Removable hurricane panels sit in tracks at the top and bottom of window and door openings; only the tracks are permanently attached to the building.
If you live in a condo or a development with an active homeowners association, be aware that there may be rules about the type and color of storm shutters allowed. Check before outfitting your doors and windows.
Also, ask your local building department what’s required of coverings in your state or region. Mirtrani says building codes in Florida, for example, require that hurricane products be able to withstand certain levels of impact by wind-borne debris. That means those products have to undergo impact tests to earn approval.
Once your new coverings are installed, take them for a trial run, suggests Tim Reinhold, IBHS chief engineer and senior vice president of research.
“Make sure you have all the parts and everything is sized and fits properly,” he says.
OTHER PROPERTY PRECAUTIONS
Before hurricanes start forming, do a spot-check from the attic down. FLASH recommends caulking holes in building exteriors and tightening or replacing loose and missing screws and brackets in windows and doors — including garage doors. Also, be sure to clean out the gutters.
A few final preparation tips:
▪ Don’t tape windows. Placing those masking-tape X’s across your panes may feel comforting, but the National Hurricane Center says it’s a waste of valuable time and won’t keep your windows or glass doors from shattering.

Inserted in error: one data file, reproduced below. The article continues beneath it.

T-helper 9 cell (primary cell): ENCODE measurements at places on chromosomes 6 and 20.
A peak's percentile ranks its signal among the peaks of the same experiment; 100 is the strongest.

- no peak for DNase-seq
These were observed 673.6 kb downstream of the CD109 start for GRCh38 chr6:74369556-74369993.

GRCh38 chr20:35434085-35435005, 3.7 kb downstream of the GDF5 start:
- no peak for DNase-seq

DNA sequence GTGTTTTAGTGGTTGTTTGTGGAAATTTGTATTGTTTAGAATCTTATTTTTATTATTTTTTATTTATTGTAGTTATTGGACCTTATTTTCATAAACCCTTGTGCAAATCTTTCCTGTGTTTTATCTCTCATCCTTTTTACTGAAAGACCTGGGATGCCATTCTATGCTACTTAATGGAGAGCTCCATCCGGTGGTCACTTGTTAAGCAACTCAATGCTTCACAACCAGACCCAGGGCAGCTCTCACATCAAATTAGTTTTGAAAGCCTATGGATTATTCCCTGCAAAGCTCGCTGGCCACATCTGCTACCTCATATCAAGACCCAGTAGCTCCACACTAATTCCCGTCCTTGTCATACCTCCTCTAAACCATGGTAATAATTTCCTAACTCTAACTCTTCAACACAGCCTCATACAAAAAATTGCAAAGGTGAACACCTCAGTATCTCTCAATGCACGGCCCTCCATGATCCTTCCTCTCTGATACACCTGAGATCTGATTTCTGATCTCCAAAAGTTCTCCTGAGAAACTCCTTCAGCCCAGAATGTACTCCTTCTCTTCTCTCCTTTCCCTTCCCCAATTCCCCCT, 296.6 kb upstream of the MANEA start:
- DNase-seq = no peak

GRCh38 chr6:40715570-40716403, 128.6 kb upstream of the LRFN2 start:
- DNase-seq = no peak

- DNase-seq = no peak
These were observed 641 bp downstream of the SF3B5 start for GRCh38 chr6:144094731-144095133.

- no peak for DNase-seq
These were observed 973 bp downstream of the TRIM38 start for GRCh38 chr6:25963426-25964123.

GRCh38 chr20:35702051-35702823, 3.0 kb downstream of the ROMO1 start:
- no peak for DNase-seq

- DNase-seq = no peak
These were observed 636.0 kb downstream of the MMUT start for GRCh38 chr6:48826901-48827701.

▪ Plan to evacuate a mobile home. Even if you have a newer manufactured home built to withstand higher wind speeds, Reinhold says there’s too great a chance of damage from flying debris from older neighboring homes to risk staying.
▪ Prepare for high-rise pressure changes. If you live in a high-rise building, be aware that potentially damaging wind pressures increase with height.
▪ Batten down the patio and yard. Don’t leave anything outside, including furniture, playthings and tools. Trim trees so branches won’t bang against the house, and do it early enough so the trimmings can be hauled off before a hurricane. Otherwise, they could become projectiles in a major storm.
▪ Gas up before the storm. Fill up your vehicles and emergency power generator well ahead of time to avoid last-minute lines at the pump.